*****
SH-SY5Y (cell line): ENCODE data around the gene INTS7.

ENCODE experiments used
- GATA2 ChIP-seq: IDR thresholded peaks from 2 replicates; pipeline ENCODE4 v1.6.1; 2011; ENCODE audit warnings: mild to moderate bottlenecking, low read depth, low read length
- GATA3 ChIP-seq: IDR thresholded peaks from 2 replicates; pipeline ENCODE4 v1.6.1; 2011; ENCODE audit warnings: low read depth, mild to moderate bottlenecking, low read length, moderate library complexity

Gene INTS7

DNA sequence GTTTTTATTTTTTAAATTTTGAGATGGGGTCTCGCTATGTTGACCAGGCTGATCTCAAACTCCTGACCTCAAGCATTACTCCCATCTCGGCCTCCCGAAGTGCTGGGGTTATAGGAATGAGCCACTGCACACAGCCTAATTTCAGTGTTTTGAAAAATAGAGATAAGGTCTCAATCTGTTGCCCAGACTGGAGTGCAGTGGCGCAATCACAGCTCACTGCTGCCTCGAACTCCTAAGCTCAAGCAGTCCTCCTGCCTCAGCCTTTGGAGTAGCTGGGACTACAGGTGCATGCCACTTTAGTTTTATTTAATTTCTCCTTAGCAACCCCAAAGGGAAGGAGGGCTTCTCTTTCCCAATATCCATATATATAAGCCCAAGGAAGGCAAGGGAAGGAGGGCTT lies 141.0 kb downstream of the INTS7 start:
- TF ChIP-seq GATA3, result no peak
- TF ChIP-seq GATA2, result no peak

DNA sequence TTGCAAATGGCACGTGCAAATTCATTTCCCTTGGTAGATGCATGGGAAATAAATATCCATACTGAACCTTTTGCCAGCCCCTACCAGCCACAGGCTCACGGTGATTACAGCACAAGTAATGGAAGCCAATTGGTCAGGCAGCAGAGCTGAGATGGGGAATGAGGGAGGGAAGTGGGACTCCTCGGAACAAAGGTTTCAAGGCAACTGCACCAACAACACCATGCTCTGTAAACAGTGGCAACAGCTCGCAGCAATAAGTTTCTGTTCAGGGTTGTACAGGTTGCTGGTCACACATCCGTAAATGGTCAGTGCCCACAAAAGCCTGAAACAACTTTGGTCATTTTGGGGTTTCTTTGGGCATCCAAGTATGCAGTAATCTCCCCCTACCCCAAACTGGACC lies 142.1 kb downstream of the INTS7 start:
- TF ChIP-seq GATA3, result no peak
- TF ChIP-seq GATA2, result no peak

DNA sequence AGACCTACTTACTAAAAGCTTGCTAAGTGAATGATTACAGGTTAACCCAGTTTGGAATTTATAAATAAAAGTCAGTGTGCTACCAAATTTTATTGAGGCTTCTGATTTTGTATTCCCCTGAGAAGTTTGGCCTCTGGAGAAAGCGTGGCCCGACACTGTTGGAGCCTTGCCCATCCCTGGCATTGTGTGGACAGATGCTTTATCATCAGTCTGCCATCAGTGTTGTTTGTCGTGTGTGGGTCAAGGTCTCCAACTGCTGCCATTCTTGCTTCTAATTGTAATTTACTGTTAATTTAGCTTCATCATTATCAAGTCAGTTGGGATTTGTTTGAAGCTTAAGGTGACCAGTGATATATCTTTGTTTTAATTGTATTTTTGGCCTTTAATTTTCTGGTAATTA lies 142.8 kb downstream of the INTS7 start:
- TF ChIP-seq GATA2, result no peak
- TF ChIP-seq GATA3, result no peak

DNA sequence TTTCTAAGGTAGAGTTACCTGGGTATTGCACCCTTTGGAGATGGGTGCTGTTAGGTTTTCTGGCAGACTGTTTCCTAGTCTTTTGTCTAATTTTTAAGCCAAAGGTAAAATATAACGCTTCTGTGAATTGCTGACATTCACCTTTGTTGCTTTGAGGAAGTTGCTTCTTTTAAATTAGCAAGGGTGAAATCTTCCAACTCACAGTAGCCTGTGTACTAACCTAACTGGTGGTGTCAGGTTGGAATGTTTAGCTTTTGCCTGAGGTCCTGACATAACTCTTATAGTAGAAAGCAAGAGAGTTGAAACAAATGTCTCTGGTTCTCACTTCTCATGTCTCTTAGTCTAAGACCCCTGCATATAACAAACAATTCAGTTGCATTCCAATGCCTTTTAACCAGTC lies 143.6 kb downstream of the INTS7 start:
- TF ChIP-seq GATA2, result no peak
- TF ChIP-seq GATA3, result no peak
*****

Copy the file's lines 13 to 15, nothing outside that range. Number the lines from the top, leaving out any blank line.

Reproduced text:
- TF ChIP-seq GATA2, result no peak
- TF ChIP-seq GATA3, result no peak

DNA sequence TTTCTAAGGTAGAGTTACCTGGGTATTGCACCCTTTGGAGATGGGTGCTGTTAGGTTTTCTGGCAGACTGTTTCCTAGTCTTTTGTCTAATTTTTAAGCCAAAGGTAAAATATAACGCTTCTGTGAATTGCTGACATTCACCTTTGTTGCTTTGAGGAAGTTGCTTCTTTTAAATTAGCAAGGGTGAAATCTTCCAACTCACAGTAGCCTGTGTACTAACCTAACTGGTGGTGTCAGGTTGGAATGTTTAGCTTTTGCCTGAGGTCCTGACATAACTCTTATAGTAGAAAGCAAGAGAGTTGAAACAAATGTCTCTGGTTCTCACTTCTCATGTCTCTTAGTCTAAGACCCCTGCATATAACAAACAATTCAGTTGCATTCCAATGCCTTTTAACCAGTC lies 143.6 kb downstream of the INTS7 start: